Monthly Archives: February 2013

What to look for – Artificial Coloring

Food coloring spreading on a thin water film i...
Food coloring spreading on a thin water film in the International Space Station. (Photo credit: Wikipedia)

I was asked by a friend if I could list which products have artificial dyes in them. I am afraid I am not patient enough to go through all the possible food items but will give some good links to the info that I have read on the effects and dangers of food additives, in particular artificial colorings.

I have always thought of myself as a fairly healthy eating kind of person, but have found, instead, that through the years and the “need” for convenience I have allowed many convenience foods into our home and diet. When I started giving artificial dyes the boot, I found I had to be aware of the different types of dyes, which ones were the “worst” and then look on every single ingredient list on every single food item if it were not from the produce department itself. Even then, did you know that oranges are dyed? The peel anyways.

Wikipedia has a great little rundown of the basics. Go there first. I would highlight that synthetic colors are made from petroleum and coal tar. That alone makes me go…wha? Also, in bold they list dyes that are the known suspects to cause behavioral issues. Namely, Blue No.1, Red No. 40 (which is used in most of the candy etc out there), Yellow No.5 (tartrazine) and Yellow No. 6.

Personally, if a food has “artificial coloring/dyes” listed I just say no. Oh, I have used tomato soup (which surprisingly does use coloring) and ketchup occasionally and it seems to be ok, but to be safe, I limit them.

The list of foods that contain the “bad dyes” is seemingly endless. I have found them in potato chips, chocolate cake mixes, noodle mixes, cereal, “natural” juices, fruit snacks, jams and jellies and those are the things that didn’t seem obvious to me like Jello and Kool-Aid.

Interestingly, artificial food dyes have been banned in many European countries. In fact, I read that the United States must make it’s products with natural food colorings if it exports them to Great Britain. I cannot remember where I read that but will be looking for it to link up here.

If you would like to cut artificial food coloring from your diet my advice is to be familiar with the different names for the dyes and look at the labels. It’s a lot of work but trying to KEEP it out is even more difficult. As I mentioned in the last post, schools, churches and other people’s’ houses are all littered with it. I cannot control everything that goes into my children’s’ mouths so I just grin (not) and bear the behavior when we know it’s been ingested. If I don’t know it’s been consumed, I am sure to find out with all sorts of behaviors. Like I mentioned yesterday, I didn’t even know that my 8 yr old had consumed it until I asked her after a rash of craziness. I told her that I knew she didn’t want to be like that and that it’s one of the big reasons we are eliminating colors from our diets. She seemed to (try and) understand.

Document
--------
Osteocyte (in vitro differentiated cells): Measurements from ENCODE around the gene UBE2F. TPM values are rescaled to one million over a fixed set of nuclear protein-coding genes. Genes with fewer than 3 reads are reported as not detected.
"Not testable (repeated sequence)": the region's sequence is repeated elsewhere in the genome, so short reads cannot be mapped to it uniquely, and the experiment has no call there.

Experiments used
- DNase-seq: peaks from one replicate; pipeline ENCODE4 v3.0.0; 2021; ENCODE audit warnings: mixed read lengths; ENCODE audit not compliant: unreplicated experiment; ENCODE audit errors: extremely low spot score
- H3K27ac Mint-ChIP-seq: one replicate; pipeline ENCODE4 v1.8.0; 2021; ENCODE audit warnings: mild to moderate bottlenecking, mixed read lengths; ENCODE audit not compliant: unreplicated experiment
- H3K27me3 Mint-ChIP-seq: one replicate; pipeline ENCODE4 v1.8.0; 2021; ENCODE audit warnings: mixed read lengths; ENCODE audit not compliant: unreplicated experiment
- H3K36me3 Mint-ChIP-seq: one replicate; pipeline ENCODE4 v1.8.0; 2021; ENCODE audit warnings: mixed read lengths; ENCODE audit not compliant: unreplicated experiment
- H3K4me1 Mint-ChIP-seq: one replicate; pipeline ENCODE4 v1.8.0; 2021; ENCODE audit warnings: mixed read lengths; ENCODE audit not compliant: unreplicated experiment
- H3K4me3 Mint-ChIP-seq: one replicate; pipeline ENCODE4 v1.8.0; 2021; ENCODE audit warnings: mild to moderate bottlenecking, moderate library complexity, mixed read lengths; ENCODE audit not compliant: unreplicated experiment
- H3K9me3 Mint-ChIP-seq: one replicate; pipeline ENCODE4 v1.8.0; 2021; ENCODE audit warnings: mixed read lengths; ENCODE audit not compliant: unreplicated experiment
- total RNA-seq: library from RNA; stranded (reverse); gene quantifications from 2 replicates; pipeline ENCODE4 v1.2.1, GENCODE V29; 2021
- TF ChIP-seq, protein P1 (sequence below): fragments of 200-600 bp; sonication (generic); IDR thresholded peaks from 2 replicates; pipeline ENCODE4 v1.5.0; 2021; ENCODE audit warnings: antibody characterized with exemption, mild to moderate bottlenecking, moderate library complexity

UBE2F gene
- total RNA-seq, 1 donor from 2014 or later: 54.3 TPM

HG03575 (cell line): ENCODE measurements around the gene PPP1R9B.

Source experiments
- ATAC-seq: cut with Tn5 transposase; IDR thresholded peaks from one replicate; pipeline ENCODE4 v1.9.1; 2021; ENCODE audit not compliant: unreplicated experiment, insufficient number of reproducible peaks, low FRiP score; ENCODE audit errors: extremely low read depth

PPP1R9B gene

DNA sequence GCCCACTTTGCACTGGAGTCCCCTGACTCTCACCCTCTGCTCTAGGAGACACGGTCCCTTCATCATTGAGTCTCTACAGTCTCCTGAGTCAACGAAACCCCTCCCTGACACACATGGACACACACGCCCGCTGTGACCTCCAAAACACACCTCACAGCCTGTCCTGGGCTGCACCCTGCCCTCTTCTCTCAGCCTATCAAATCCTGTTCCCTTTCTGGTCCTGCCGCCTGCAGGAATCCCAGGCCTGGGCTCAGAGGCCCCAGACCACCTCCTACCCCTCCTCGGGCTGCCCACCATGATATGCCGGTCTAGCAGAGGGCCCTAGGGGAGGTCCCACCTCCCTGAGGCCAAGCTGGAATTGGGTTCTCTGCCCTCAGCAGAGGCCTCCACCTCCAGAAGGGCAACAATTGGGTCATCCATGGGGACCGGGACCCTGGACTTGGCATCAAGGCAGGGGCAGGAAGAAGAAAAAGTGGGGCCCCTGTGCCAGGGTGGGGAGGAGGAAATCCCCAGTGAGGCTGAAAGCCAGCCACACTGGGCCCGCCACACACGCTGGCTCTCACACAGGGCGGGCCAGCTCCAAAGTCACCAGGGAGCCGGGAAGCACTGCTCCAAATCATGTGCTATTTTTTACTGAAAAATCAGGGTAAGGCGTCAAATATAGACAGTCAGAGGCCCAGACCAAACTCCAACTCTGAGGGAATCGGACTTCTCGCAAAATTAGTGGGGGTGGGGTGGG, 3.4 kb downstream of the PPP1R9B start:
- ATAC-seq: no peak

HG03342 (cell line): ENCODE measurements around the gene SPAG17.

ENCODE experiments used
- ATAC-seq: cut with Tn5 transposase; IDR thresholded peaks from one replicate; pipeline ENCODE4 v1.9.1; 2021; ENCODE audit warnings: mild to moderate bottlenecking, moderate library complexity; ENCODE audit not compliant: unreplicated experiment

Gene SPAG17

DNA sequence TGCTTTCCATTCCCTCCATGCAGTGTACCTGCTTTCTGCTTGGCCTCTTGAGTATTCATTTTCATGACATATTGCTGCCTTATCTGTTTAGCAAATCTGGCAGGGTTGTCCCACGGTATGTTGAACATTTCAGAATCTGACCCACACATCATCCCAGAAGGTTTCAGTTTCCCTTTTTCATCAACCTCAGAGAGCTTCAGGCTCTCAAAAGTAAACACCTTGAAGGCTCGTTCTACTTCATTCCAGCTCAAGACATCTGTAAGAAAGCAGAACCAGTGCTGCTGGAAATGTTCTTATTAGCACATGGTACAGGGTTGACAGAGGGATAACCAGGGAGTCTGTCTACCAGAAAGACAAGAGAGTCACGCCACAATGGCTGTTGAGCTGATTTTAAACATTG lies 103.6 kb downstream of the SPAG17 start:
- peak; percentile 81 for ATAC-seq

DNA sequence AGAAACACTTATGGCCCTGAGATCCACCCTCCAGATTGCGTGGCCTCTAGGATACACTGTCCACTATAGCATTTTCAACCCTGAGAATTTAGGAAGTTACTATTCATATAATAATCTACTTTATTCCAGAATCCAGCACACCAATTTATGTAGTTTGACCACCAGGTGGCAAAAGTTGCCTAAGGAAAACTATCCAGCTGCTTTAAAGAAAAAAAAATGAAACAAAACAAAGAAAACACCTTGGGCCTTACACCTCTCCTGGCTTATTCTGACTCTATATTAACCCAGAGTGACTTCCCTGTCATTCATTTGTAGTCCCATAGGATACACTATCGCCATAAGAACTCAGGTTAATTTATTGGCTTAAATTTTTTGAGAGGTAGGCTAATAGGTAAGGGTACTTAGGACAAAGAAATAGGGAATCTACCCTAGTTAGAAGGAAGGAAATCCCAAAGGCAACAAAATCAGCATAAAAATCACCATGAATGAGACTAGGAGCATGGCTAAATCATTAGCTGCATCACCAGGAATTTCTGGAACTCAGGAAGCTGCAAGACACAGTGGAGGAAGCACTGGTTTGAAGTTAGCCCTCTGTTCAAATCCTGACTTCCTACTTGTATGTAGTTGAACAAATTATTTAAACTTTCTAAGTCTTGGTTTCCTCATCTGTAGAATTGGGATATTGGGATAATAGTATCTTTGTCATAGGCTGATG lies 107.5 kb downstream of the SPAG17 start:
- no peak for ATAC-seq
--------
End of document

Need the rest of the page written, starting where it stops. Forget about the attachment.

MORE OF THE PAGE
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Getting rid of Artificial Dye

The Food Coloring
The Food Coloring (Photo credit: Matthew Bland)

Yes, it’s the mother of all that is cruel in a child’s life…to take away artificial colorings. Afterall, aren’t those shiny red candies the BEST ones? Isn’t that too-red-for-words juice at the potluck table the only thing that will quench thirst? Even if I did bring a natural juice that tastes BETTER.

Yes, I am a cruel heartless mother who has taken her kids off of dyes. The damage has been done, and my little Aspie thinks it’s the end of the world. He thinks that red dye makes food tastier. Mmm hmmm….

It just may be the end of the world, because the word artificial is on every food label there could be! I haven’t even uttered a word about taking all artificial everything out of our diets yet, but it’s coming. Oh yes, the days is coming.

But let’s deal with the really bad food dyes, shall we? A plethora of research has been done (google it if you want, I don’t have the chutzpah to do it tonight and link it) to show how these food dyes have infiltrated our diets and a ton of foods you would never think would be littered with them, are.

What they cause are behavior issues, to start. This is what I deal with in my family. This is what I will talk about. Artificial food coloring have also been linked to cancer among other things. But behaviors are what I’m talking about.

In our family, we have one Aspie. Aspie children have behaviors that are a little more bizarre than the usual kid on the street. They may say things out of the blue that don’t really have relevance. He may concentrate on a particular subject for YEARS. He may cry after a frustrating go at something. He may be afraid to use the phone because it puts him in an awkward social situation that he can’t predict or script. Sensory issues bring out ticks, uttering that doesn’t make sense or doggie noises. Anxiety is a trigger for a lot of everything.